3) The erudite Falk made this excellent comment:To that end, I hold up some issues for consideration.The basis of Darwinian evolution is natural selection, not manual selection. This distinction is important because eugenics concerns only the latter and not the former. Darwinian evolution cannot be intelligently used as support for eugenics.It is an excellent distinction. But not one, I think, that saves Darwinian evolution from lending itself to eugenics. If “human nature” is not a fixed entity, if it subject to continual development and “progress” (contra Biblical or Aristotelian notions of human nature), then it seems refashioning human nature, and the human race, is morally permissible.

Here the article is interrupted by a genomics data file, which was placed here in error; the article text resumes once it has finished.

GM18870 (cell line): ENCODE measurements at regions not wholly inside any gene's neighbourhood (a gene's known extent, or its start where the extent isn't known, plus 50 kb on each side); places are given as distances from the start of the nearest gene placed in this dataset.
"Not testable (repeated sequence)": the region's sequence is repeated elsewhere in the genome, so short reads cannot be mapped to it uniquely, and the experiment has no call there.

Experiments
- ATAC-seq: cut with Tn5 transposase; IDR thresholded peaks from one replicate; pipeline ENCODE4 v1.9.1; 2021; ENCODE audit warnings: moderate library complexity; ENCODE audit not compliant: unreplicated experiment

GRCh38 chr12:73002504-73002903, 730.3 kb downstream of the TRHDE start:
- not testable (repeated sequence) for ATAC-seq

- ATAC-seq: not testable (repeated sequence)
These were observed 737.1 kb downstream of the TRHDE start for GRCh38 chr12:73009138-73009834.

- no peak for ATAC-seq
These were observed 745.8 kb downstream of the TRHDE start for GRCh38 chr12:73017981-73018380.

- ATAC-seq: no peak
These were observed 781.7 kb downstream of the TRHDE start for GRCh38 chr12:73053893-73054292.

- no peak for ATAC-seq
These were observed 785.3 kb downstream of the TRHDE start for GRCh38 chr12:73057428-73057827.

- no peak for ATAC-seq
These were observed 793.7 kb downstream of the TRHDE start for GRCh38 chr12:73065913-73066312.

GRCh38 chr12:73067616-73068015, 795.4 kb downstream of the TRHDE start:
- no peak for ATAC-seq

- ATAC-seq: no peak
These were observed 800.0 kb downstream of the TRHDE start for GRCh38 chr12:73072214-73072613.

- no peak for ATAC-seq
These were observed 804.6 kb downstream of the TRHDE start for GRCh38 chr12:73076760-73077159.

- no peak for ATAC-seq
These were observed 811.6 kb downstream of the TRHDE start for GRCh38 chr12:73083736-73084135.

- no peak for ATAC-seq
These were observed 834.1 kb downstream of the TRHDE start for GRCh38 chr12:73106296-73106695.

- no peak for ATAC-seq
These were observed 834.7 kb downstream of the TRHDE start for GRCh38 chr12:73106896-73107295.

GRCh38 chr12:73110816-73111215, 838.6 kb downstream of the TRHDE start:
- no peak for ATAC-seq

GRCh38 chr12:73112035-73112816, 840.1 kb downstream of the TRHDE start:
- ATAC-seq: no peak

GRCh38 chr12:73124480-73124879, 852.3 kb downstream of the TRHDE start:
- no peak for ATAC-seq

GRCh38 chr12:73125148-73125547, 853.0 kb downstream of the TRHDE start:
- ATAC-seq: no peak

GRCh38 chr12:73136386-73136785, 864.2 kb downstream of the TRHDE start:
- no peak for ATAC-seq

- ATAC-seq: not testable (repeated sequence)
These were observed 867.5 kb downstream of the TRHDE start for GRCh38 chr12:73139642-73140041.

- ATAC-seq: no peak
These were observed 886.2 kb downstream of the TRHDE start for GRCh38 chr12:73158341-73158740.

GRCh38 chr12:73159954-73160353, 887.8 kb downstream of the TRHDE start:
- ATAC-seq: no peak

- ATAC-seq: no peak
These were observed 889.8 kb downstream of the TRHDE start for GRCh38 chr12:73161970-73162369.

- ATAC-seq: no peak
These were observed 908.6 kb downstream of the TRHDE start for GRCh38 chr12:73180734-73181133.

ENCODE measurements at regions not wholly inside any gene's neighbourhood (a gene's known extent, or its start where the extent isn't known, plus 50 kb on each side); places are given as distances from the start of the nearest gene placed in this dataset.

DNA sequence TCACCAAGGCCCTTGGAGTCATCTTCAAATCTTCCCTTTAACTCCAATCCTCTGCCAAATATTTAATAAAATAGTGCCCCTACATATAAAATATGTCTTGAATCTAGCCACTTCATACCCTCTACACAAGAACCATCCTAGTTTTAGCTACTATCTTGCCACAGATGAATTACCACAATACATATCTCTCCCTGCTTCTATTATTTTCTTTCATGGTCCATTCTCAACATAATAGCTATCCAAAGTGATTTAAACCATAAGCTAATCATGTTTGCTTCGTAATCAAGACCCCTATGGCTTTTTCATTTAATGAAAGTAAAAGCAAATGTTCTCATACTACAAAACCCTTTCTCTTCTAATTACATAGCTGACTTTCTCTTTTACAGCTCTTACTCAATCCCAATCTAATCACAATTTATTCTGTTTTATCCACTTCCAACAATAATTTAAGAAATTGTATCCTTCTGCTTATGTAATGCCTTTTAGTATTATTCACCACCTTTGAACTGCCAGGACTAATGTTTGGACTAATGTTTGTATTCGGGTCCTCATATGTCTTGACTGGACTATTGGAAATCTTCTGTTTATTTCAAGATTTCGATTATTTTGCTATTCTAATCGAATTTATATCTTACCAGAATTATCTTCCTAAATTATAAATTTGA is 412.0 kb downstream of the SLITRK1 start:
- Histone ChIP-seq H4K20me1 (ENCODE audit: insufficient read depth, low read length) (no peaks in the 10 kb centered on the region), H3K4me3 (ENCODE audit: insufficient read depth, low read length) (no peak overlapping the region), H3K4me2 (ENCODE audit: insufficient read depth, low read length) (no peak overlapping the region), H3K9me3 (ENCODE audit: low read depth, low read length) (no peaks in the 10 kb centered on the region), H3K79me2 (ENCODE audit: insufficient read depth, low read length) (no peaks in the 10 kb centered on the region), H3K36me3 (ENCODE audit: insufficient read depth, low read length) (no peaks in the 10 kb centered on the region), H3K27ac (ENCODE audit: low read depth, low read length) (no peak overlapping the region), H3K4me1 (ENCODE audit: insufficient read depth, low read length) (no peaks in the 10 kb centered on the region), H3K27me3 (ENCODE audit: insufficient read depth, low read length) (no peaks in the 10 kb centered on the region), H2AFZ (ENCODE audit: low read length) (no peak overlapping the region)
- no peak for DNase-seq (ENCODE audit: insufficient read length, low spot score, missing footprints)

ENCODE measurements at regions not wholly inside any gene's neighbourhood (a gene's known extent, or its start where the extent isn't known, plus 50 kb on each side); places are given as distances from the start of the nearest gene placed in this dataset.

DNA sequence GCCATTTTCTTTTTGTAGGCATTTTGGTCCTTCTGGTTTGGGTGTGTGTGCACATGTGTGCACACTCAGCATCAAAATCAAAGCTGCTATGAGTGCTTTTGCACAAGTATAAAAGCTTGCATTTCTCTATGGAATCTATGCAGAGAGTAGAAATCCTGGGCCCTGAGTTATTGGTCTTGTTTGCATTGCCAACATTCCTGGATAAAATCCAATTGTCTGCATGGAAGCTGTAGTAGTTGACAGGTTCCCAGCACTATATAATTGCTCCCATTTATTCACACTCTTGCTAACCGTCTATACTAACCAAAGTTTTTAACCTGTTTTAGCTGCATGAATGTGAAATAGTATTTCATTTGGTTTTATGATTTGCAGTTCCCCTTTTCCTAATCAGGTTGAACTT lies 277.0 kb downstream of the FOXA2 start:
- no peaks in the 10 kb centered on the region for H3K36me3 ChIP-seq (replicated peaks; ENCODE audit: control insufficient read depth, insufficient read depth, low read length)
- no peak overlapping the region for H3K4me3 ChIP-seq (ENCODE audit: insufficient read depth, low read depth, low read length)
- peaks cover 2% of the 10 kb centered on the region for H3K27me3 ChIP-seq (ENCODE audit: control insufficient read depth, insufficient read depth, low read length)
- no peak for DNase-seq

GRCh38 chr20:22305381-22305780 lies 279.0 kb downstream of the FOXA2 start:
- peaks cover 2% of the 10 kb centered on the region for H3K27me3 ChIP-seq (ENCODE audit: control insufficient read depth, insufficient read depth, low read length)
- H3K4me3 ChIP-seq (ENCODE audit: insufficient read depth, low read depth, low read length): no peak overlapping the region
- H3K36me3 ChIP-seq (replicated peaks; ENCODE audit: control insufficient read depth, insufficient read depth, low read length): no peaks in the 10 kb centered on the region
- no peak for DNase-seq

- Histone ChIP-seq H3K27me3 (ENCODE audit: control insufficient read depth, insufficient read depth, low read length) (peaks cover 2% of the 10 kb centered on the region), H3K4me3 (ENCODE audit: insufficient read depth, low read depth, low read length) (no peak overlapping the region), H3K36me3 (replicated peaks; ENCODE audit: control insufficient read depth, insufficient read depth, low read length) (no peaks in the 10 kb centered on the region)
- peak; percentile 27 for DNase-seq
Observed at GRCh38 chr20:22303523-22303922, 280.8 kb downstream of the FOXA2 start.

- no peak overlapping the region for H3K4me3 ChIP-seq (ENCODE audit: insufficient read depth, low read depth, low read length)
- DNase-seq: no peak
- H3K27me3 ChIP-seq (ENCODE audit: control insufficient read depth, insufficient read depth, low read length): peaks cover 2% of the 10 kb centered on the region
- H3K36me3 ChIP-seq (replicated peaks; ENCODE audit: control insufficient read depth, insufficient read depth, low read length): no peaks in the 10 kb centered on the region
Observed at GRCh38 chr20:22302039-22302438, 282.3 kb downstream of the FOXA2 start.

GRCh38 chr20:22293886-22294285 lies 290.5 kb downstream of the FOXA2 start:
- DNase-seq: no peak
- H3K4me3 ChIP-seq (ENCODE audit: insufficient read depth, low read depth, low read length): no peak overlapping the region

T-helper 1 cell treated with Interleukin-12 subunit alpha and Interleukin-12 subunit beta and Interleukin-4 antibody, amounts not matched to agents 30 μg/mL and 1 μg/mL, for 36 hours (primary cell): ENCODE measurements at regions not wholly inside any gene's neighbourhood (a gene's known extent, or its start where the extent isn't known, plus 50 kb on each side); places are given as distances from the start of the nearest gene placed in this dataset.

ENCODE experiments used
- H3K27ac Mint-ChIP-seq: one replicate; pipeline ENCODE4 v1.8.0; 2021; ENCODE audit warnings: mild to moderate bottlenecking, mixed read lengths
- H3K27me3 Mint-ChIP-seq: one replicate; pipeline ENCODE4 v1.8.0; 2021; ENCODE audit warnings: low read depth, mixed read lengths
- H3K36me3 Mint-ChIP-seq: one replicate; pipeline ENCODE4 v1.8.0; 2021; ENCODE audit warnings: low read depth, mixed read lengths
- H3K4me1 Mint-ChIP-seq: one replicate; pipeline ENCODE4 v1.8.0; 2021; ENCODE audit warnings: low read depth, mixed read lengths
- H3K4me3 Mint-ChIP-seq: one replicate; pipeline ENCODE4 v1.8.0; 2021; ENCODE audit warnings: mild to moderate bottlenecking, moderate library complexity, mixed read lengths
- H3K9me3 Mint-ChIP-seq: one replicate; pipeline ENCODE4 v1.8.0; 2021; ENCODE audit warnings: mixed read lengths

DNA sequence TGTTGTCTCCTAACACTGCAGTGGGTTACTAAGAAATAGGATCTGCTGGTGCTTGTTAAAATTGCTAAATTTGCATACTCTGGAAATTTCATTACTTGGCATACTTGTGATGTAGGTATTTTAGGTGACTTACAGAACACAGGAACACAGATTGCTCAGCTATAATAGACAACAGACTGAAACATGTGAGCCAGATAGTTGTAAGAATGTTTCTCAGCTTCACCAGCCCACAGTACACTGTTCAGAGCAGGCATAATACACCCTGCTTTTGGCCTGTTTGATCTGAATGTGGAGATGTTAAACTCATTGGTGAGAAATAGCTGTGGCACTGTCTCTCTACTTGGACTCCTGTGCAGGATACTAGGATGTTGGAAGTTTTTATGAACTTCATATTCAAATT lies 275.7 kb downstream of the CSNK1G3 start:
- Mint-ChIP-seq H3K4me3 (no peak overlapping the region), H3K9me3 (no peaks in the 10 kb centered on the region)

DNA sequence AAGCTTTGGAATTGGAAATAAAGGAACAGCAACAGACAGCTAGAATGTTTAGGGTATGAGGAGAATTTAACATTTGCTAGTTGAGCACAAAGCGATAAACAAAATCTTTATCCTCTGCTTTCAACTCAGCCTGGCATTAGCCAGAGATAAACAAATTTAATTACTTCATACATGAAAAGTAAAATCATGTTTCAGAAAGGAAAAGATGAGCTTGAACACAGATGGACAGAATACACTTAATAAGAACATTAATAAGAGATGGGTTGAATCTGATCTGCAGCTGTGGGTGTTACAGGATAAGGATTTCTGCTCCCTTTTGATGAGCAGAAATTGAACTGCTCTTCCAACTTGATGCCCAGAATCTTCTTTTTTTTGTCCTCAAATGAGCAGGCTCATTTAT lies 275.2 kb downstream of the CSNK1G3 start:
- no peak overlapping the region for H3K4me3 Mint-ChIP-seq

I’m holding this very tentatively, because it is obviously disputable and am still considering the issues.
First, continual development is not "progress."
Second, development makes progress possible in the same way that gravity makes defenestration possible. Newton's theory of gravity, though, doesn't make throwing someone out a window "morally permissible," nor does it "lend itself" to defenestration in any morally significant way.
Warren Falk is right: trying to monkey with evolution--it was irresistible, sorry--will always have to be done for a reason outside of evolutionary theory, without its "permission." It simply has no permission to give.